Curated by Katie Barber and Stan Mahoney, Dug and Digging With has been in the making for twelve months and features an impressive line-up of South Australian artists, including Matthew Bradley, Matea Gluscevic, Ray Harris, Matt Huppatz, Julia McInerney, Riley O’Keeffe and Tom Squires. The work on show in this exhibition at the Australian Experimental Art Foundation does much to highlight the deep pool of talent in this state, timely also as it coincides with substantial cuts to funding for emerging and experimental visual arts in the recent round of Australia Council grants.
Politics aside, the risk-taking in this show represents a leap of faith. Dug and Digging With is speculative, open-ended and deliberately unfinished. The exhibition and the accompanying publication dig out “the big heavy stuff” to present a fluid discussion, led by the artists and curators, as a sprawling conversation that attempts to shed light on the nature of Being and Art. Part curatorial rationale and part philosophical excavation, the book is not just a document of the process, but an essential part of its proposition and attempts to come up with a working hypothesis. It reveals how each member of the collaboration is bent on creating work and thinking through the unwieldy nature of existence with open expectations as to the outcome.
Riley O’Keeffe specialises in investigating the universal condition, a state that is increasingly precarious in the West and its obsession with the individual. The titles of his work for this exhibition, The Last Report from an Unidentified Space Station (2012–16) and Hypothetical Bibliography for Hypothetical Project (2016), read like hypothetical adventures conceived as abstractions. In The Last Report from an Unidentified Space Station, we are presented with a set of ever-running pedestal fans, whose amplified humming permeates the gallery. A thrumming white noise, waxing and waning as the fans turn, it comes across like the intermittent transmission of undeciphered radio waves from an alien signal or base level of communication that we don’t yet understand. In this work, O’Keefe draws out possible narratives of intrepid exploration as signs of life that yet remain unheeded, through a work of pure speculation around the parsing of information across a liminal border between what is and what could be.
Julia McInerney’s work also blurs the threshold of perceptible reality. Running from floor to ceiling, (Op.48) Nocturne no.1 in C minor (spectacle frames ground to dust and applied to a wall) (2016) covers the entire eastern wall and continues just over the corner. The spectacles, now a field of fine dark dust spread thinly over the wall, uneven in density, teases out the subtlety of seeing and perceiving the surface. In radically changing the formal function and aspect of spectacles, what do they then become? How do they address the optics of sight? How much of what we see is filtered through the frame? Perhaps, through the darkness of the dust, we have a new appreciation of lightness. Does the obstruction of our sight, cause us to look again at the ordinary world, and see things differently, as somehow re-imagined?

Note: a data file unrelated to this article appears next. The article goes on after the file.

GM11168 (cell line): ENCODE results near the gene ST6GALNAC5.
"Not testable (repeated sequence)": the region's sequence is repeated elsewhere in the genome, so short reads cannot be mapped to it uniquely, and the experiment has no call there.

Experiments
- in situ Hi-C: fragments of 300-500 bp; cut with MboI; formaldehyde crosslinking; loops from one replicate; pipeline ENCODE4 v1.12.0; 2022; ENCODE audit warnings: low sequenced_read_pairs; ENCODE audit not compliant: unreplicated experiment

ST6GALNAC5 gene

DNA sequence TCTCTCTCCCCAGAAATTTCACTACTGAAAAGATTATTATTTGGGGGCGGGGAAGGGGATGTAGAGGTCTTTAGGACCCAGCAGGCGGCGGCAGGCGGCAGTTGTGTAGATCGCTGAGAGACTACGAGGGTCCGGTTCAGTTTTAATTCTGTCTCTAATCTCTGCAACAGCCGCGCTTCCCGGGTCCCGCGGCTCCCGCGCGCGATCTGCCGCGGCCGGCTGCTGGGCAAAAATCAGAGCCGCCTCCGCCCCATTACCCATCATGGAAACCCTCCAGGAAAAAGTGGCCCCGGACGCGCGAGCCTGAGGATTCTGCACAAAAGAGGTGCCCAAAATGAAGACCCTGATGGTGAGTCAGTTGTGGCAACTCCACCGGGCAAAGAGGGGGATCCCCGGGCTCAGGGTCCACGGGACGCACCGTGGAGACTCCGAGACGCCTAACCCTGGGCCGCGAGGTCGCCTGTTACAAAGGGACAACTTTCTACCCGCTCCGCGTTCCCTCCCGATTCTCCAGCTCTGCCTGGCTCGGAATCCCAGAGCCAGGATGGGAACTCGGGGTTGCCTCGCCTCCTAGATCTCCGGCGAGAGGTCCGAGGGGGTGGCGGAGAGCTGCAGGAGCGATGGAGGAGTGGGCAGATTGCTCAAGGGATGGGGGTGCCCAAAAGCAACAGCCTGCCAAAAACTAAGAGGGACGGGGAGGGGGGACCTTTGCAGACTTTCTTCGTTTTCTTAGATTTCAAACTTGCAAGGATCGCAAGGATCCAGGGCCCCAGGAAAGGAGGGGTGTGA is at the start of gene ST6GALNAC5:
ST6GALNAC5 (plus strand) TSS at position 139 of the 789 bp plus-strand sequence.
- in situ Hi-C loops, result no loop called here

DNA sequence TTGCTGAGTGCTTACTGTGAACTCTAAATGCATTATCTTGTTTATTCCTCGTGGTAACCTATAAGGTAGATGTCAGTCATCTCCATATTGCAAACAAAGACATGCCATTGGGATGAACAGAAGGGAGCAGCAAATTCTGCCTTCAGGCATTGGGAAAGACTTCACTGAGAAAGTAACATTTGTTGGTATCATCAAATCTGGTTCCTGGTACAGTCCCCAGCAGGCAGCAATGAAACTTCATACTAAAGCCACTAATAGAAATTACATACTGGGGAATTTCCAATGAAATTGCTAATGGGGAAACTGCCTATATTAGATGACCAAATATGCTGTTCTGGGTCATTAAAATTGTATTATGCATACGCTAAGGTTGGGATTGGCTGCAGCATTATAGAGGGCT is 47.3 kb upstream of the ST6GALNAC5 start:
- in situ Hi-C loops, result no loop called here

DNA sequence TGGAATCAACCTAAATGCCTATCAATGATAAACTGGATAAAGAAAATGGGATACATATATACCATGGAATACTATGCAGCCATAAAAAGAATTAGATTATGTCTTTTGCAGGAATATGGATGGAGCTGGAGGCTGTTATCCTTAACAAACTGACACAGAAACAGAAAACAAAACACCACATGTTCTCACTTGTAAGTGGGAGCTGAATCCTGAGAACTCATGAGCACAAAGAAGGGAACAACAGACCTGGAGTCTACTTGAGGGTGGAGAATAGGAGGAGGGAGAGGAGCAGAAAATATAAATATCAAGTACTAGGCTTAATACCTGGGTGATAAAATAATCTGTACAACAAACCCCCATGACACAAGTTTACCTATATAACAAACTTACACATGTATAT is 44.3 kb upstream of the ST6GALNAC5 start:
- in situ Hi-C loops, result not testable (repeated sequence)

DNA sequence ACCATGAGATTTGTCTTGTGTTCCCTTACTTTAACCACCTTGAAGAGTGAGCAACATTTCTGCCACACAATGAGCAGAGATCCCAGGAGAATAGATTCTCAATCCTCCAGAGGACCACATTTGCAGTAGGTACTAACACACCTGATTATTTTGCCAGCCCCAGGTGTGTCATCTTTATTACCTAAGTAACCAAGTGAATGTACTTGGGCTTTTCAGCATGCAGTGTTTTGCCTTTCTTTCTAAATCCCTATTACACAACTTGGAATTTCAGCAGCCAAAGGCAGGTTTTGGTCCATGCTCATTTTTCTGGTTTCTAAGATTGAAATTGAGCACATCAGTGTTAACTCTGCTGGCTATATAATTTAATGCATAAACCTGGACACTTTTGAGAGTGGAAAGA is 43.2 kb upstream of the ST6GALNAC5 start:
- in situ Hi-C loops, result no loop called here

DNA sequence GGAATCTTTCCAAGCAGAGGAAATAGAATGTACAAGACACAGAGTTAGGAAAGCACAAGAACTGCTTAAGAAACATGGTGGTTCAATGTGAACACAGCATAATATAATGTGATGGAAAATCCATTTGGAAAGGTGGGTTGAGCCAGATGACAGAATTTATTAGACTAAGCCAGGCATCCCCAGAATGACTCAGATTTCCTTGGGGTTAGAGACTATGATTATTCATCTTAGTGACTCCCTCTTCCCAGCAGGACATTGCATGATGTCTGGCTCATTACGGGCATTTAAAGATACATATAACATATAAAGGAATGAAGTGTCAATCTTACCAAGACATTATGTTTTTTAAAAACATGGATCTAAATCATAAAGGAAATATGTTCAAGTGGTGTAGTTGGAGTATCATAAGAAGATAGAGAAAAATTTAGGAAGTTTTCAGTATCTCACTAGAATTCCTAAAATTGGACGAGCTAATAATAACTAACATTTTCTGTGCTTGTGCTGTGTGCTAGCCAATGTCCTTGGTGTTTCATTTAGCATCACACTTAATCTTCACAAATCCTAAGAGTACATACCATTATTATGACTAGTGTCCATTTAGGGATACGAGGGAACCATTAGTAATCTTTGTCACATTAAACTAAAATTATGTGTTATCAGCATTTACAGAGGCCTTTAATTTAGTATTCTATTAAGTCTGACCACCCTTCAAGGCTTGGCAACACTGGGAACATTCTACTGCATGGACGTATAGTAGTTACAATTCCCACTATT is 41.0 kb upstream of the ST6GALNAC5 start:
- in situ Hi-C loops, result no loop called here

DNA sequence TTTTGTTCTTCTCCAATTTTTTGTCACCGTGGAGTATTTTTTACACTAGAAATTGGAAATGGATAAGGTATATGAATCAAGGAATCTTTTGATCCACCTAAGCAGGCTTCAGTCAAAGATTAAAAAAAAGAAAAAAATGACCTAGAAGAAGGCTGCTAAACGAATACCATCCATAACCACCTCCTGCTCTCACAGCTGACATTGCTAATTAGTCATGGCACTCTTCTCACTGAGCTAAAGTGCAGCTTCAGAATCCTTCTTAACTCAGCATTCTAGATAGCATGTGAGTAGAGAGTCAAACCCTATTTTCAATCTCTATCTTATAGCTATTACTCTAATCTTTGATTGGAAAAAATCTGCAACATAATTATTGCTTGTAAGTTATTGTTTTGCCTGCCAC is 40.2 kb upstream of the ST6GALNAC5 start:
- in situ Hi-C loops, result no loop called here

On the opposite wall, a moving image work, The Iceberg by Ray Harris, reflects Harris’s ongoing concern with endurance and performance. In this work, the artist dressed in black, appears from underneath an oversized black sculpture of an iceberg. Misshapen and bulbous, it looms precariously over her as she tries to balance it on her head. An absurd task, as a performance, this strangeness resonates with lived experience, where in a single day crushing banality can bring satisfaction and heartbreak can bring joy. Harris’s struggle in this work of art can be seen as a hypothesis on life, in the need for balance and equilibrium perhaps. In Harris’s sisyphean task, you can see why this struggle, like the attempt to attain a fully realised selfhood, is called an “act”.
Investigating the transcendental euphoric state that comes from the party scene, Matt Huppatz uses Smoke & Mirrors (2016) to delve further into presentations of self. The sculpture, made from two cubes, one mirrored and one transparent, is joined together by a narrow metal pipe that feeds smoke between the two sealed interiors. As embodied in the title, this work combines the formal, literalist qualities of minimalism with the human impulse to seek out or expose a “true” or “false” self. There is something particularly satisfying in the formal qualities of Huppatz’s work and the irony of the need to tame and contain these more ungovernable expressions of the self.
In Hitchhikers Guide to The Galaxy, the supercomputer Deep Thought is designed to calculate the “answer to the ultimate question of life, the universe, and everything”, but when the answer is delivered, it becomes apparent that the problem is the question. In Dug and Digging With, the artists have presented various bold propositions around questions about the human condition. But, clearly, like the efforts of the supercomputer, they are no closer to resolution than what was determined from the start. This exhibition is not an easy crowd-pleaser, as with the nature of experimental art it takes time to absorb the propositions and aesthetic qualities of the work. Much of what is happening resides in the viewer’s head, as intangible and suggestive ideas that require time to mull over. There are no answers here, just open questions and concepts that variously attempt to explain the human condition.